Hurricane Season Preparation Tips

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The 2022 Hurricane Season forecasts predict some major weather events across the US. Here are some important tips that you should consider when preparing your boat for a possible hurricane. Thanks to Dick York and Buttons Padin for these tips.

Things to Do Now:

  1. Make your preparedness plan now. Standing on your boat in a rising wind trying to think of “what more should I do” is not effective. Plan now. Make a checklist from the items below, plus what you add for your specific boat.
  2. Watch the weather. If you have not already done so, sign up for the Severe Weather Alert Emails from Weather.com or some other online service. They will try to send notices out as they receive them, and will attempt to update you as new information comes in.
  3. Monitor the National Weather Service and the National Hurricane Center. The NWS can be found on the LYC website’s Weather Page, or at http://tgftp.nws.noaa.gov/data/raw/fz/fzus51.kokx.cwf.okx.txt. The NHC is at http://www.nhc.noaa.gov/.
  4. Work with your boat yard and insurance company to determine what you need to do to move the boat to a safer location than your mooring. Being at the yard does not mean you can forget the preparations listed below, but you may very well have better protection from waves or wind

NOTE: McMichael Temporary Storm Storage Program – Call our yards (Post Road Yard – 914-698-4957, Rushmore Yard – 914-381-2100) to arrange for Temporary Storm Storage. When your boat gets to our yard, depending upon how many other boats are already here, your boat may be put on a mooring, secured to a dock, or hauled. The actions taken will be at the discretion of our experienced yard crews with the objective of protecting all the boats in our basin. The Storm Storage Charge is $25 per foot. This charge is applicable to all boats regardless whether the boat is hauled, on our docks or mooring. After the storm has passed, within 48 hours, we will relaunch your boat (if hauled) for you to pick-up or have delivery arranged. Boats in our yard after the 48-hour period will be charged a daily storage fee of $2 per foot.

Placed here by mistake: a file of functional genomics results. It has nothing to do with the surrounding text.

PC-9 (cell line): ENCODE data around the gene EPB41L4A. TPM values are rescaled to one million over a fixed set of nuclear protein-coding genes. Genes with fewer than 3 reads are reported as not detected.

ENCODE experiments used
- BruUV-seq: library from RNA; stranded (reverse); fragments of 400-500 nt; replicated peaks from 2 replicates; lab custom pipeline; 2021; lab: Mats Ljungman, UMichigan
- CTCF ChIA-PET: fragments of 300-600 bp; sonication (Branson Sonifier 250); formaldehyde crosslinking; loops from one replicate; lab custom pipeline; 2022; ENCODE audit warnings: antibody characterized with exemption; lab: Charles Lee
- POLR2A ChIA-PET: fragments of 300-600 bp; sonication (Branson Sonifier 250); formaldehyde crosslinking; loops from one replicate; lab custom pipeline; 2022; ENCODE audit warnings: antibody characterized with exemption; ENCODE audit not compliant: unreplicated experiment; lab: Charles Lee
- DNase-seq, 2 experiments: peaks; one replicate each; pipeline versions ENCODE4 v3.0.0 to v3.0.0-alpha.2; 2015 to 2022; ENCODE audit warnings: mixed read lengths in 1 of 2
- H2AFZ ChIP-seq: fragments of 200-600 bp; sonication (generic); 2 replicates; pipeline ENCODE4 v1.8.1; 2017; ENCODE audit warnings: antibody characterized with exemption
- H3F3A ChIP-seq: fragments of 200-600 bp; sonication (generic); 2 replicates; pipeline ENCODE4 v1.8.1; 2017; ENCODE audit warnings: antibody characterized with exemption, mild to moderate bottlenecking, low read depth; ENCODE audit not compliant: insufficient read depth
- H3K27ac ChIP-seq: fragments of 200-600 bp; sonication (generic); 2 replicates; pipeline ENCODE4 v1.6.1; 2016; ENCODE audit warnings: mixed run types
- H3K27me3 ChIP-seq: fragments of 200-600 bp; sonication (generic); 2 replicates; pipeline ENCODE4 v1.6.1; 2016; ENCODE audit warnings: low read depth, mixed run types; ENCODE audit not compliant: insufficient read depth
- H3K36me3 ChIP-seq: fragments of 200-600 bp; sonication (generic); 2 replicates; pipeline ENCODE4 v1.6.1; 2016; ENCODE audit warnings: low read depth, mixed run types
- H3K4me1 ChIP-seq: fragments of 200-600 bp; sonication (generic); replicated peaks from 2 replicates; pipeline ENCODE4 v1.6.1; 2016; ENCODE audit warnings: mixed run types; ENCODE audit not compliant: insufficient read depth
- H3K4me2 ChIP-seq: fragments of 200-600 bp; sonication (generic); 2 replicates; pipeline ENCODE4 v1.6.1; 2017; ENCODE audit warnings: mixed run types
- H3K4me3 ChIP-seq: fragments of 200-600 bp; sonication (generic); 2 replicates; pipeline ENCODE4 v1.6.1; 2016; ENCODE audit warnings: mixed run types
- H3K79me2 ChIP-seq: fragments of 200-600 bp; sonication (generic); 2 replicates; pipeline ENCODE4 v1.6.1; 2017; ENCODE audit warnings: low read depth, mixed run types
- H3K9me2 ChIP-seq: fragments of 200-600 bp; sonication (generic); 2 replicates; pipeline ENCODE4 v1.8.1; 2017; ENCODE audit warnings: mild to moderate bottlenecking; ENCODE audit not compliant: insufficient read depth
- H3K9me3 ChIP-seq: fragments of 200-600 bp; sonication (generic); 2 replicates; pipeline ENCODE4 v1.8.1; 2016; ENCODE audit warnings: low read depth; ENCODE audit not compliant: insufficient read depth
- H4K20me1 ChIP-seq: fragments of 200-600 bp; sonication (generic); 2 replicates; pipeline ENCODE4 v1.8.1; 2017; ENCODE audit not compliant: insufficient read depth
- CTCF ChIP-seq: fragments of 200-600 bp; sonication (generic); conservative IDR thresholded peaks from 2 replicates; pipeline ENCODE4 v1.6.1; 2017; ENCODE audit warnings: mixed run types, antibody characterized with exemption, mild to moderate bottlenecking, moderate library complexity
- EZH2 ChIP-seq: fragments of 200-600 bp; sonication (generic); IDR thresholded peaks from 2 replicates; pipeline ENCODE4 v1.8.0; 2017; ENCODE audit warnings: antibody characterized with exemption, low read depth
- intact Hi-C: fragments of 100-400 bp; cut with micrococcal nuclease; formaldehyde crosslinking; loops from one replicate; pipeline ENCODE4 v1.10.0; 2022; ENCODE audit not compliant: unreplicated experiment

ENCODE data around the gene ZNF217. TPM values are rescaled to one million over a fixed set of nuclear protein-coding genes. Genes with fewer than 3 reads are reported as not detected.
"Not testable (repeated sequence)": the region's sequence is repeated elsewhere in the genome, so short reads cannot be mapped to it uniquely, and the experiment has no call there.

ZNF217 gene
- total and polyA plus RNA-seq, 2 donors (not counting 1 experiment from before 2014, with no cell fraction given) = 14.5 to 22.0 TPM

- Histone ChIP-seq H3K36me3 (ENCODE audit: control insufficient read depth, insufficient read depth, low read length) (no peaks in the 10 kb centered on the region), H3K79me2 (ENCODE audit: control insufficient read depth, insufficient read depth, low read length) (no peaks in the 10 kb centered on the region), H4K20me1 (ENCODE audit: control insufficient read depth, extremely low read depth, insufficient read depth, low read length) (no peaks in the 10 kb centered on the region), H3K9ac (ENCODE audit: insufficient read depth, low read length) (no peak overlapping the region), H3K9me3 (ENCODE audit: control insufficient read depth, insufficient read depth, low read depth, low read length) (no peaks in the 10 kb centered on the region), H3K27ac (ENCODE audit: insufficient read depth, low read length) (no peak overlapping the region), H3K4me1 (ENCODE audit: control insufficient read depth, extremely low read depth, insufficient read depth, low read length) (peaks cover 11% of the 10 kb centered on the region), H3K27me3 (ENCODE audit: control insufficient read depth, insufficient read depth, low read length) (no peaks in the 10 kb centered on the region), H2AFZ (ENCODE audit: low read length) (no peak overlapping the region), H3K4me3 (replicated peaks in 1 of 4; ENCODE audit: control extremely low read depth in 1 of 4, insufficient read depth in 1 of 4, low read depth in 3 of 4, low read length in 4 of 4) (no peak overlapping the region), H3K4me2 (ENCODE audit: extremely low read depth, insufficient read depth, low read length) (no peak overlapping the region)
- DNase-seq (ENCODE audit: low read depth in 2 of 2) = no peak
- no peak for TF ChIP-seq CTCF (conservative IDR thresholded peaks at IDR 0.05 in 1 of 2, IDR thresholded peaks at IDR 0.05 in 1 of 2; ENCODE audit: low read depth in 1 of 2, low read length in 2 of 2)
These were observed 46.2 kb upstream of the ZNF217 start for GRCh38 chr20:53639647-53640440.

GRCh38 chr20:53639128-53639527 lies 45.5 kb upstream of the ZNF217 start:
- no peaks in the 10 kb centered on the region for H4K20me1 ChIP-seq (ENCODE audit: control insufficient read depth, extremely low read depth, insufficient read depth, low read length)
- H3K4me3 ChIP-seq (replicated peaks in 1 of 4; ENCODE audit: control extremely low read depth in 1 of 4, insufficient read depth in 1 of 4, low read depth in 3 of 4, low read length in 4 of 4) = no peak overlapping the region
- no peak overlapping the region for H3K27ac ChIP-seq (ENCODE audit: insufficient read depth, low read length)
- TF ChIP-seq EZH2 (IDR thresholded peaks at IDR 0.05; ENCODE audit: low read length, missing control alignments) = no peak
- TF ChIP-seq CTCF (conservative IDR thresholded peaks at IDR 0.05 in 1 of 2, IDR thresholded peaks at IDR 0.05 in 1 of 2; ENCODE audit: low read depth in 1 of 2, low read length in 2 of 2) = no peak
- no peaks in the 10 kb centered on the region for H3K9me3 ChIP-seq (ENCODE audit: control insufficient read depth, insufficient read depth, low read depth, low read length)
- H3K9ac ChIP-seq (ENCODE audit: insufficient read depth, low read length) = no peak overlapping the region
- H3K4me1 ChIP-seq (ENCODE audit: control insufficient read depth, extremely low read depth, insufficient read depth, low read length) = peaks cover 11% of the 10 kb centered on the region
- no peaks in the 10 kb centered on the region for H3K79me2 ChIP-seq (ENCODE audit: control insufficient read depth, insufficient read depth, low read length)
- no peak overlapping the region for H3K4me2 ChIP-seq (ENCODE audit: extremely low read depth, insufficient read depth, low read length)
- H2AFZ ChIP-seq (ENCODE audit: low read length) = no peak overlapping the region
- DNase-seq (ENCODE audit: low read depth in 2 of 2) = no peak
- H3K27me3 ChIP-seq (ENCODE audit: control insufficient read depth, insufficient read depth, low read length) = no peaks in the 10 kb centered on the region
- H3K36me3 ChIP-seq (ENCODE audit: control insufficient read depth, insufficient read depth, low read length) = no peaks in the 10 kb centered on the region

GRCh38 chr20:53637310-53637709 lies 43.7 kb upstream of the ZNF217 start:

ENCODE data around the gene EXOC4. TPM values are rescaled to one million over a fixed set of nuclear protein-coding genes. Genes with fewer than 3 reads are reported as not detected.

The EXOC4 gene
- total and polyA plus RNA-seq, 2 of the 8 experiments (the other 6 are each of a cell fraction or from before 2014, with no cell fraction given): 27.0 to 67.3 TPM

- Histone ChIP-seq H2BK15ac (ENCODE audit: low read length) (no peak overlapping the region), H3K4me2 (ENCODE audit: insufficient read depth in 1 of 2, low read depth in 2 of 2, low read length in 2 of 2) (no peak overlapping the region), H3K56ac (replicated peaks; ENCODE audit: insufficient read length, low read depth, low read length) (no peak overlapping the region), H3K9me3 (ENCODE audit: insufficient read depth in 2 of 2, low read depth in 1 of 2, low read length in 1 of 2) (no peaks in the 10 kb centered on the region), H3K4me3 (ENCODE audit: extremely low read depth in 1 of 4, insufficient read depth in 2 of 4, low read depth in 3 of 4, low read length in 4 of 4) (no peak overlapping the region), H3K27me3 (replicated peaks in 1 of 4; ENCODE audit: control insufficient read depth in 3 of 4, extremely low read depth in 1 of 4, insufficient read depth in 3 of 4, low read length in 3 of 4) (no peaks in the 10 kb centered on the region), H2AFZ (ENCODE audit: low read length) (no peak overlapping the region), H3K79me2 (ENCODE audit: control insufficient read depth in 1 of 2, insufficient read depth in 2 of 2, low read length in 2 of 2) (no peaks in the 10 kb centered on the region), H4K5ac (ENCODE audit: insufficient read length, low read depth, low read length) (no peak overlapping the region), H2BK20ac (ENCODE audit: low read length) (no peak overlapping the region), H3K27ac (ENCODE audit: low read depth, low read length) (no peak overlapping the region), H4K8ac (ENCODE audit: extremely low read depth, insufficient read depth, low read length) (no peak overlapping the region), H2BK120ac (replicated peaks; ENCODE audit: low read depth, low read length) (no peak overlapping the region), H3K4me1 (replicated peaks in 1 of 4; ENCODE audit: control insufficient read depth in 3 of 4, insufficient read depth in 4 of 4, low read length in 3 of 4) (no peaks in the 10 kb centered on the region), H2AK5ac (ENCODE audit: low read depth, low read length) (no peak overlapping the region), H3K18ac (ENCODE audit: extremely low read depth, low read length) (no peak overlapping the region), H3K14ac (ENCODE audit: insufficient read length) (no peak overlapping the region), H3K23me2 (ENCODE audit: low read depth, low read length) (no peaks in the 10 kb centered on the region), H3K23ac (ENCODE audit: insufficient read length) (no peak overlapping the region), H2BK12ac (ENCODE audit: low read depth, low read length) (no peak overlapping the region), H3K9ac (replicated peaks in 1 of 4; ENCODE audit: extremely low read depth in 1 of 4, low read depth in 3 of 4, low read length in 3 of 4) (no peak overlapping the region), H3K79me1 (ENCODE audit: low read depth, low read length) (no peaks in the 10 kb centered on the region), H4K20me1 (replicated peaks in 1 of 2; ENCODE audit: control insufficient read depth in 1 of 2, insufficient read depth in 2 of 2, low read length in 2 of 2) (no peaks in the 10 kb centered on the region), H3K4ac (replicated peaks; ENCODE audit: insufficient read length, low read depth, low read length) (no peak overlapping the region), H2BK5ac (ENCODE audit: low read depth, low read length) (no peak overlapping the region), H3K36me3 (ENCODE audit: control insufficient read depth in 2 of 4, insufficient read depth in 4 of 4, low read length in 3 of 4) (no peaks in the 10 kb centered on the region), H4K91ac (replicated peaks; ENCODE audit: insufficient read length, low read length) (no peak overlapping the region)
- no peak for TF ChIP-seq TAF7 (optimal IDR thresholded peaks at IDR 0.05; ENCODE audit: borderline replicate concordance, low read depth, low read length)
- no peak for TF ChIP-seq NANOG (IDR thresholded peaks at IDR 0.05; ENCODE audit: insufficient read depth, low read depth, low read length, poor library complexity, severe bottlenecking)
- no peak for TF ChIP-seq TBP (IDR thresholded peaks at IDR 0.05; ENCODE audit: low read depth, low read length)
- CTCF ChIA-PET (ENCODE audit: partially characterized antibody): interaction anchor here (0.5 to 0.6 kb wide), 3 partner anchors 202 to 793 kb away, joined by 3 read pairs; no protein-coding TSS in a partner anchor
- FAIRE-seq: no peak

5. Plan to take action early. Whether you are just preparing your boat on the mooring or moving it to your yard, do so with sufficient lead time. REMEMBER, DURING BAD WEATHER LAUNCH SERVICE TO MOORINGS MAY BE SUSPENDED FOR THE SAFETY OF THE WATERFRONT PEOPLE. If you get there at the last minute you may be out of luck. This may mean enlisting outside aid from a friend or professional if your employer is not compassionate.

Checklist for Boats:

Above Decks

  1. Although your anchorage or marina may have your information, it is recommended that you put your name and phone number in a plastic bag, tied to your binnacle, or other prominent spot near your helm, for quick reference by someone tending to your boat.
  2. It is critical that you tie off your wheel or tiller with stout lines. Wheel brakes are not enough. The force of a boat surging back on a mooring in stormy seas will do grave harm to your rudder if it is not tied off.
  3. Check the mooring lines as they come over the chocks. Do they need chafe gear?
  4. Are mooring lines well secured to the cleats? Tie a light line over the large mooring loops so they do not jump out off the back of the cleat when your bow pitches down.
  5. Remove the anchor and store it securely. One of the most common causes of lost boats is the anchor chafing through a mooring line.
  6. Back down on your mooring to make sure it is laying out straight. Determine where your worst waves could come from and have your bow facing that way when backing.
  7. Turn off your propane valve. If a loose gas line breaks free in all the commotion of a storm, you don’t want to fill the bilge with explosive gas.
  8. Put some tension on the rig: Tighten your backstay. If you have a one-design with loose, wire shrouds, you may want to tie them together to remove athwartships slop.